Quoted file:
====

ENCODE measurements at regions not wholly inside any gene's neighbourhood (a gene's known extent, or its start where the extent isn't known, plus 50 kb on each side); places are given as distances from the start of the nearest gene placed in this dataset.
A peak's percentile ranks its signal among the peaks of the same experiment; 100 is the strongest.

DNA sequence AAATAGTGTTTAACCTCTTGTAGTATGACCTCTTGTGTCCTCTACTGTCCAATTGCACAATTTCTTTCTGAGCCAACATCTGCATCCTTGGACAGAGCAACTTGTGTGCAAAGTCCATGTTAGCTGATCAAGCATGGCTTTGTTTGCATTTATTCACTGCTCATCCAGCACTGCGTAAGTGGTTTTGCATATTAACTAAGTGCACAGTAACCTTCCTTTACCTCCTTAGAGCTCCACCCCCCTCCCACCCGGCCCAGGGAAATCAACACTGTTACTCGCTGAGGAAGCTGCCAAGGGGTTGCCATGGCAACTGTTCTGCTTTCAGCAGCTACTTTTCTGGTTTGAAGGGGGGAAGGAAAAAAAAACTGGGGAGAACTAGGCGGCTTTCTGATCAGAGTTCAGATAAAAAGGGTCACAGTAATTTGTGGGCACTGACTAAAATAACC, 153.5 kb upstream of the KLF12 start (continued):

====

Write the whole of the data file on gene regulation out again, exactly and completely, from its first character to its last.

ENCODE measurements at regions not wholly inside any gene's neighbourhood (a gene's known extent, or its start where the extent isn't known, plus 50 kb on each side); places are given as distances from the start of the nearest gene placed in this dataset.
A peak's percentile ranks its signal among the peaks of the same experiment; 100 is the strongest.

DNA sequence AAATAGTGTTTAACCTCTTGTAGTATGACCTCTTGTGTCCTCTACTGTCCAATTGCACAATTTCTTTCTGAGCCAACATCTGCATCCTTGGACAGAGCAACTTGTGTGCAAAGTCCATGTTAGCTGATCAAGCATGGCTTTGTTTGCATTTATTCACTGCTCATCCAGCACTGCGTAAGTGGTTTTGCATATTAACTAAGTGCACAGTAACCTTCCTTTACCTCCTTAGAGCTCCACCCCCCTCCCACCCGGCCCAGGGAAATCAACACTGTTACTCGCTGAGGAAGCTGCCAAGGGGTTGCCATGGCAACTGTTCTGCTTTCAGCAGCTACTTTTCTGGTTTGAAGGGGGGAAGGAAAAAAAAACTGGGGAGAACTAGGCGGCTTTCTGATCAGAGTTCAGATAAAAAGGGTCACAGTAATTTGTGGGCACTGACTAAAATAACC, 153.5 kb upstream of the KLF12 start (continued):